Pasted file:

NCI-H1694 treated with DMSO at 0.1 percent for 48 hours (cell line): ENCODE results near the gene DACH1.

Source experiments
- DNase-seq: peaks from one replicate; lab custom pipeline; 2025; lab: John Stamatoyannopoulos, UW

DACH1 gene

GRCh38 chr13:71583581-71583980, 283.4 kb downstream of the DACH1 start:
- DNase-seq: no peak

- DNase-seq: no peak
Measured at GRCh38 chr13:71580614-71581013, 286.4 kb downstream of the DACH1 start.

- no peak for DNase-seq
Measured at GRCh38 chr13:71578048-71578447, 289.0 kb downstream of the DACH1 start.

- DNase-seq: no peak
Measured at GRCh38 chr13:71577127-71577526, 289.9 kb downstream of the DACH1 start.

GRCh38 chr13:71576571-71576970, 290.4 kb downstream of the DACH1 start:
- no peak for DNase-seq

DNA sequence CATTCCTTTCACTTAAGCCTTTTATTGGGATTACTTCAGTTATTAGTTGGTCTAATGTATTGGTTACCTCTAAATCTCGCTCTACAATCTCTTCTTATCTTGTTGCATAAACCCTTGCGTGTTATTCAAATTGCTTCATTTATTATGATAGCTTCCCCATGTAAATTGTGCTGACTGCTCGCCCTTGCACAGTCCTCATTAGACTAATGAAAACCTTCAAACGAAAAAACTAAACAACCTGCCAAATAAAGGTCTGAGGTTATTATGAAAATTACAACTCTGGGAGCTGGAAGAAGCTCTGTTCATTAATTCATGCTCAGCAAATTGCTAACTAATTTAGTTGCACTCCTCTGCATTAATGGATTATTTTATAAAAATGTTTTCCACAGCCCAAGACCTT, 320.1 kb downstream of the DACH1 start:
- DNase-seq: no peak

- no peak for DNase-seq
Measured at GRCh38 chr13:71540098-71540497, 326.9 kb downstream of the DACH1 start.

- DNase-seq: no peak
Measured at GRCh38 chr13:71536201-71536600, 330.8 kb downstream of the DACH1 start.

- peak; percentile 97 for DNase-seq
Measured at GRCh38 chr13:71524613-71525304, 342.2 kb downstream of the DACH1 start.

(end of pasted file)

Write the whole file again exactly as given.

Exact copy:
NCI-H1694 treated with DMSO at 0.1 percent for 48 hours (cell line): ENCODE results near the gene DACH1.

Source experiments
- DNase-seq: peaks from one replicate; lab custom pipeline; 2025; lab: John Stamatoyannopoulos, UW

DACH1 gene

GRCh38 chr13:71583581-71583980, 283.4 kb downstream of the DACH1 start:
- DNase-seq: no peak

- DNase-seq: no peak
Measured at GRCh38 chr13:71580614-71581013, 286.4 kb downstream of the DACH1 start.

- no peak for DNase-seq
Measured at GRCh38 chr13:71578048-71578447, 289.0 kb downstream of the DACH1 start.

- DNase-seq: no peak
Measured at GRCh38 chr13:71577127-71577526, 289.9 kb downstream of the DACH1 start.

GRCh38 chr13:71576571-71576970, 290.4 kb downstream of the DACH1 start:
- no peak for DNase-seq

DNA sequence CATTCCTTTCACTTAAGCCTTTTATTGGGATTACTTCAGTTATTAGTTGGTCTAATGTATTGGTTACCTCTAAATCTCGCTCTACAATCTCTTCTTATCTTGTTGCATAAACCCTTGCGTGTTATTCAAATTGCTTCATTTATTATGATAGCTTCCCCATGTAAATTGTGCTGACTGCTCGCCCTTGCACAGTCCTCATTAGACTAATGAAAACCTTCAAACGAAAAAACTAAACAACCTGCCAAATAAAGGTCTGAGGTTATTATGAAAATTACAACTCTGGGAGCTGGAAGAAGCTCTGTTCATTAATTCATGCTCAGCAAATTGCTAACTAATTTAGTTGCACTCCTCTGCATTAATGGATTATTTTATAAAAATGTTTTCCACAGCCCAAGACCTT, 320.1 kb downstream of the DACH1 start:
- DNase-seq: no peak

- no peak for DNase-seq
Measured at GRCh38 chr13:71540098-71540497, 326.9 kb downstream of the DACH1 start.

- DNase-seq: no peak
Measured at GRCh38 chr13:71536201-71536600, 330.8 kb downstream of the DACH1 start.

- peak; percentile 97 for DNase-seq
Measured at GRCh38 chr13:71524613-71525304, 342.2 kb downstream of the DACH1 start.